Joseph W. Sarno (a.k.a. Joe Sarno), the director of cult erotic movies such as Sin in the Suburbs (1963), Moonlighting Wives (1966), and Confessions of a Young American Housewife (1974), died on April 26, '10, in Manhattan. Sarno was 89.
Sarno's specialty became known as “sexploitation,” as his films were focused on sexual matters and featured scenes of (softcore) sex.
Sarno later claimed that he “was more interested in psychology and character development than most of the other filmmakers [within that genre] at that time.” (If true – I've never watched any of Sarno's movies, I don't think – the “exploitation” label would be unjust.)
According to the New York Times obit, Sarno wrote the screenplays for all of his seventy-five 35mm films.
Among his other features were Lash of Lust (1962), about Gaul in the time of the Romans; Inga (1968), a sexual-awakening tale shot in Sweden; All the Sins of Sodom (1968), about an arrogant photographer and his many models; and Laura's Toys (1975), about an archeologist's wife who gets her former lesbian lover to seduce her cheating husband's new girlfriend.
From the late '70s on, Sarno made numerous explicit sex films shot on video. Among those were A Taste of Pink (1985), The Hot Tip (1986), and The Pleasure Machine (1987).
As an aside, one of Sarno's aliases, “Francis X. Bush,” double meaning and all, was likely inspired by the name of silent film actor Francis X. Bushman, a matinee idol in the 1910s and Messala in the Ramon Novarro version of Ben-Hur (1925).
The exhibition “Inside the Hollywood Fan Magazine: A History of Star Makers, Fabricators, and Gossip Mongers” will be held from April 29 to July 30 at USC's Doheny Memorial Library's David L. Wolper Center south of downtown Los Angeles.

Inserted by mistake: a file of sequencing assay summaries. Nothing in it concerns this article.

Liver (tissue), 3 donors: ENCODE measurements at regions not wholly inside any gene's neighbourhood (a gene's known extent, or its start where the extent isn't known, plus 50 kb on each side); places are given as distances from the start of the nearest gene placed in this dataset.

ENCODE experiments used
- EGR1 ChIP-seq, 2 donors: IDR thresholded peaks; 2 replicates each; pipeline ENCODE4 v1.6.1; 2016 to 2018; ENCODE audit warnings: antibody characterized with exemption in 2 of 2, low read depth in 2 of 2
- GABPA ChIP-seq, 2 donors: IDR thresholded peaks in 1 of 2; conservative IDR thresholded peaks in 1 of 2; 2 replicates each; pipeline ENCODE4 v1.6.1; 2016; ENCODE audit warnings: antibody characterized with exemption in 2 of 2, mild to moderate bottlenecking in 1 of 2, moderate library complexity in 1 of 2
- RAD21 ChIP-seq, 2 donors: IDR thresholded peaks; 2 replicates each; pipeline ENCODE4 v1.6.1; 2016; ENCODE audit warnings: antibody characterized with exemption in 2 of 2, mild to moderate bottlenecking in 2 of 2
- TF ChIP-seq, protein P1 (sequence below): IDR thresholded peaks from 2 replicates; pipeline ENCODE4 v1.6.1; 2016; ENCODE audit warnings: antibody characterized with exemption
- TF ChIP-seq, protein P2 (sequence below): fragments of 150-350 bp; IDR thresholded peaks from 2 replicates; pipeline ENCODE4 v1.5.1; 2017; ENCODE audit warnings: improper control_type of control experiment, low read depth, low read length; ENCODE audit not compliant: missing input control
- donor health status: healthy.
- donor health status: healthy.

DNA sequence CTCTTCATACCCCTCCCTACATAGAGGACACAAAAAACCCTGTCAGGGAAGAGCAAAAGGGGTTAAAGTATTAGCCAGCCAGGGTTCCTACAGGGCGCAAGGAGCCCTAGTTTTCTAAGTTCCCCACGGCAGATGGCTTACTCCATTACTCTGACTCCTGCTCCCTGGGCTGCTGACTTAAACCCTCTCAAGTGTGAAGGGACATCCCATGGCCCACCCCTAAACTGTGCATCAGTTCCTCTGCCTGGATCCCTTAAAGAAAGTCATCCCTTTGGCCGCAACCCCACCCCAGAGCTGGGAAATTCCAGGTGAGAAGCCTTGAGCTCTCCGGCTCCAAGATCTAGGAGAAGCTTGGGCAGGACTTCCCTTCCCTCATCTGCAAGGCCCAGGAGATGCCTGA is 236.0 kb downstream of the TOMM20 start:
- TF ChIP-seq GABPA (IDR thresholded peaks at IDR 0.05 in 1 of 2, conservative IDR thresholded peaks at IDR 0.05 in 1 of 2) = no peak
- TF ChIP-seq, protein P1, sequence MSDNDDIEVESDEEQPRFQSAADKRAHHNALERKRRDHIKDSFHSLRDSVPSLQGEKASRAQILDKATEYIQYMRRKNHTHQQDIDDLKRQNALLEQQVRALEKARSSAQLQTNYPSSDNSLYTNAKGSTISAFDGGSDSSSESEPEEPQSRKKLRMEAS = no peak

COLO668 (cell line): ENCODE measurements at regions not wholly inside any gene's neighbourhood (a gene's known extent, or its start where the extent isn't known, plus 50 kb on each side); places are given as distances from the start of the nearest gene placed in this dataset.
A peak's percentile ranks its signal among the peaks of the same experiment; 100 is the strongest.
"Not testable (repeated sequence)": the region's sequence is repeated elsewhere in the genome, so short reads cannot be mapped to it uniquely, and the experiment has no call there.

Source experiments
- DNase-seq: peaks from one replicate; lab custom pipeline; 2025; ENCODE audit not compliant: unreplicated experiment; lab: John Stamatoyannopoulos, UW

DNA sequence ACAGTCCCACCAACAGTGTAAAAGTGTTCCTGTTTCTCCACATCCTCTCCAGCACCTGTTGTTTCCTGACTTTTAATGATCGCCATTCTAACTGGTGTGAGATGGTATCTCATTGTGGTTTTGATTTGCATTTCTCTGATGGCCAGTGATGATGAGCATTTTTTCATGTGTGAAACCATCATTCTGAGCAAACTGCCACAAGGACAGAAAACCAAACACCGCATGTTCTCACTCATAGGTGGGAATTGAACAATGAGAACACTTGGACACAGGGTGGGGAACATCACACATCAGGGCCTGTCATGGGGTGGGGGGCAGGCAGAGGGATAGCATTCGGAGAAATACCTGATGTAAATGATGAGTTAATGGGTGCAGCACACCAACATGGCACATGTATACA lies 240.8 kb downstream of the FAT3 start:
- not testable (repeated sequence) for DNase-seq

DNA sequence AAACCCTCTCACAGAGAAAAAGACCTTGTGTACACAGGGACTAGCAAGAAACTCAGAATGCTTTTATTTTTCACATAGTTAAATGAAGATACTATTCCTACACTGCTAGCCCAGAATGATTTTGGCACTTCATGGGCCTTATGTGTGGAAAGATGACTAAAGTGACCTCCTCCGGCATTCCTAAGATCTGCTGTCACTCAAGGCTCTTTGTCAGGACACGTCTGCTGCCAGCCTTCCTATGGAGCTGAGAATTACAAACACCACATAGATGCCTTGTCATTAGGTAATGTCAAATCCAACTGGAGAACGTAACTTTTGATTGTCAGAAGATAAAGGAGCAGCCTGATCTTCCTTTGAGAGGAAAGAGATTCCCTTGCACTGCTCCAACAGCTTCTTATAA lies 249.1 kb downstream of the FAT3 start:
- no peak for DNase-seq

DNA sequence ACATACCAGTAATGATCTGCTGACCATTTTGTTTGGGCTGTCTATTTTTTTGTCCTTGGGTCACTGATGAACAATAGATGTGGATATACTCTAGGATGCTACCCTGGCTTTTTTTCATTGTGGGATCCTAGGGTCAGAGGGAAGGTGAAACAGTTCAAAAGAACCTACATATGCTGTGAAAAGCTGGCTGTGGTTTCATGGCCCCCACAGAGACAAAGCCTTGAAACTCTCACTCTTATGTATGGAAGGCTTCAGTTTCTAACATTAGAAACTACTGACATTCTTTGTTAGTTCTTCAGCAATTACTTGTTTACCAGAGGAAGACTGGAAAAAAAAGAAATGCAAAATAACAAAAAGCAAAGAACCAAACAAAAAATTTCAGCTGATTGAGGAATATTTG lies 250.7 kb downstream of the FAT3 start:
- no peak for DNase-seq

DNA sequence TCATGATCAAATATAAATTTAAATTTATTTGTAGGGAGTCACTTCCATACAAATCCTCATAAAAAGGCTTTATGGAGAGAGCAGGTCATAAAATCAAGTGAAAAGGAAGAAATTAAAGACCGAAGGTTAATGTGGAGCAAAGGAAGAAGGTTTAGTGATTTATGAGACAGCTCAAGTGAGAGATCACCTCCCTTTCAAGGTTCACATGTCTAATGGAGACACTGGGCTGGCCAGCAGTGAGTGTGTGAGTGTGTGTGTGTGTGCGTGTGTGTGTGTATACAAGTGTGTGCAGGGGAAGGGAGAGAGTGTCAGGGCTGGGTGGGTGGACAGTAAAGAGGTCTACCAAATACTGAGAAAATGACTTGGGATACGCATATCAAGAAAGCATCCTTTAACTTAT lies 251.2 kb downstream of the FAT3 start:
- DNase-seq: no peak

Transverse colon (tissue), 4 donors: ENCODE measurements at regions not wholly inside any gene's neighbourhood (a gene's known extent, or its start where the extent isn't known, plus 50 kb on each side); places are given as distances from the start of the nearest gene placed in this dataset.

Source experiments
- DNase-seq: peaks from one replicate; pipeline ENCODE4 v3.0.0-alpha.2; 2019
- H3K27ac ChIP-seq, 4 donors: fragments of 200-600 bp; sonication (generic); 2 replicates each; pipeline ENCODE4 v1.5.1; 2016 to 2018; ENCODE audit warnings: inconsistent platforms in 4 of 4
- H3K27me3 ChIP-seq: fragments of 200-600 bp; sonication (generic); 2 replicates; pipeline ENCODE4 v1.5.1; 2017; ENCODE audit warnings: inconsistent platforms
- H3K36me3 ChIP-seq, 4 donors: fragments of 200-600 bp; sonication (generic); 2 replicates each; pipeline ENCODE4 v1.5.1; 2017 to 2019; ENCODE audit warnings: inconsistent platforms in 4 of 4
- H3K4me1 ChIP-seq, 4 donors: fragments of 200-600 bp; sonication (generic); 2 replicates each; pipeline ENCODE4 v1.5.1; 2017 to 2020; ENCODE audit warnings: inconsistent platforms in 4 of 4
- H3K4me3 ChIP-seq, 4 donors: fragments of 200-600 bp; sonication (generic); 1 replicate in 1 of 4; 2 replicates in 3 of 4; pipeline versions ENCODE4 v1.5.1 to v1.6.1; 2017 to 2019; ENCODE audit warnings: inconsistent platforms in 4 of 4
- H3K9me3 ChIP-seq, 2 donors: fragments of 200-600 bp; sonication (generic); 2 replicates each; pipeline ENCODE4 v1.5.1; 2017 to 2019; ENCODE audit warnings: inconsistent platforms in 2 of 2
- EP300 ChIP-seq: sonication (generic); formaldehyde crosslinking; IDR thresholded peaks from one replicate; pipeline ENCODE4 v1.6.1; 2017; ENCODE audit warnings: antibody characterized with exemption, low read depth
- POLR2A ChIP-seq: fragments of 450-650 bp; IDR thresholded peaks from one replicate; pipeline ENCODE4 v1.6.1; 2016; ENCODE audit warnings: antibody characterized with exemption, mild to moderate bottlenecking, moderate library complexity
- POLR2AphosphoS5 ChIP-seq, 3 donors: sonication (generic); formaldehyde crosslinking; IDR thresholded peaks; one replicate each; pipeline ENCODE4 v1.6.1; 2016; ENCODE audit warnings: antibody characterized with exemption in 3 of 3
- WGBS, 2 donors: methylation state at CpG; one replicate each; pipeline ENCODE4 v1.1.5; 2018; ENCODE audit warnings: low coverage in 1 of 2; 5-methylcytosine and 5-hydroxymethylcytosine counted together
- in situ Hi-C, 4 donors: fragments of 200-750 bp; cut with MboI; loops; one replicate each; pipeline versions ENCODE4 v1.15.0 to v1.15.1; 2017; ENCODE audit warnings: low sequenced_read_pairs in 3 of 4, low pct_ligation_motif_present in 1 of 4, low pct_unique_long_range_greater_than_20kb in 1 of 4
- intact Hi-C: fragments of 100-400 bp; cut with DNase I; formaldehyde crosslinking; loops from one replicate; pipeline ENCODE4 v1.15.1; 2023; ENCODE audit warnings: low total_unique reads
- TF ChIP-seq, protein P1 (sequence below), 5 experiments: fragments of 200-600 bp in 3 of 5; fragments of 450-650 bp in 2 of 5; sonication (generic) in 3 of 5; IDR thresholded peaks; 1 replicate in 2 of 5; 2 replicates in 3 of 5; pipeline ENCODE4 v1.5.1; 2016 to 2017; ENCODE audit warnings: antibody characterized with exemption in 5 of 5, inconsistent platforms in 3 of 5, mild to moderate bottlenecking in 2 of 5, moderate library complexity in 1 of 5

According to the USC Libraries' press release, “on display will be hundreds of fan magazines and motion picture memorabilia dating back to the early years of Hollywood when movie buffs would read such publications as Movie Picture Classic, Photoplay, or Screenland to learn the latest information on the biggest stars of the day.”
Among the archives represented in the exhibition are those from the Anthony Slide, Norma Shearer, Irene Dunne, Frank Sinatra, Louella Parsons, Constance McCormick, and George Burns and Gracie Allen collections.
Slide's newly published book, Inside the Hollywood Fan Magazine: A History of Star Makers, Fabricators, and Gossip Mongers (University Press of Mississippi, 2010), was the inspiration for the exhibition, which will be open Monday through Friday and is free to the public.
I'll be posting a q&a with Tony Slide on Monday, May 3. In the q&a, he discusses the historical and social importance of fan magazines throughout the decades.